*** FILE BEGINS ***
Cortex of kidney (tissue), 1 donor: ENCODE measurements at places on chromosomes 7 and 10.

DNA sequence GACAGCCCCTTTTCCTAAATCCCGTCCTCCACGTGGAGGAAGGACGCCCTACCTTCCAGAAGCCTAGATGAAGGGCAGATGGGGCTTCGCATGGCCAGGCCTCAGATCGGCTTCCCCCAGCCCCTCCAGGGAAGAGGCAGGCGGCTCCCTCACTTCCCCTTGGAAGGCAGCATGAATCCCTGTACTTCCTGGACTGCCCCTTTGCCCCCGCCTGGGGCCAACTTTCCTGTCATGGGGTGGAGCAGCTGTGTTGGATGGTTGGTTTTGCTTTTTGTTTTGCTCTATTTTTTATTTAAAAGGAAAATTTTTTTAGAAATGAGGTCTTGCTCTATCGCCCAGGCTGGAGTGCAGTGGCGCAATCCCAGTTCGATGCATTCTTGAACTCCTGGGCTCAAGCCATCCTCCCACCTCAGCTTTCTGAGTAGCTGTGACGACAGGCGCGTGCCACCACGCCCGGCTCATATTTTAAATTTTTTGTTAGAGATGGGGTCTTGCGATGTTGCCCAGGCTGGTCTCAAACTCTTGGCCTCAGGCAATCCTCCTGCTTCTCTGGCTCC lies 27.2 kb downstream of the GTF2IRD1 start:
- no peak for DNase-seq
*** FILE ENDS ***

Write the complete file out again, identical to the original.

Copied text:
Cortex of kidney (tissue), 1 donor: ENCODE measurements at places on chromosomes 7 and 10.

DNA sequence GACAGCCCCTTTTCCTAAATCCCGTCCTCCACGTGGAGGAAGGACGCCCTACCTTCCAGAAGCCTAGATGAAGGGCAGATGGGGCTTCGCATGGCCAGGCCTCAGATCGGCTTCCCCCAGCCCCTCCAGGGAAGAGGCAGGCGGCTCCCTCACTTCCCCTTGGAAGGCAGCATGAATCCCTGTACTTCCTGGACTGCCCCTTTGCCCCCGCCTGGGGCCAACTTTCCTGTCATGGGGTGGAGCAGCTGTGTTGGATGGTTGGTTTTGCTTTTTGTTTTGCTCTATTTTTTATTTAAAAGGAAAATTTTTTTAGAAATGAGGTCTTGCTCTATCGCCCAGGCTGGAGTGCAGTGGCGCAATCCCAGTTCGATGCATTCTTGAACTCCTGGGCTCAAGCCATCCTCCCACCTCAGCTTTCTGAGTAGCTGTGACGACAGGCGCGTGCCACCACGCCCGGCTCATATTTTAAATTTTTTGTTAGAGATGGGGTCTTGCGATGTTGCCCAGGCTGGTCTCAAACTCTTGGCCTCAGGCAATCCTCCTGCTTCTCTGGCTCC lies 27.2 kb downstream of the GTF2IRD1 start:
- no peak for DNase-seq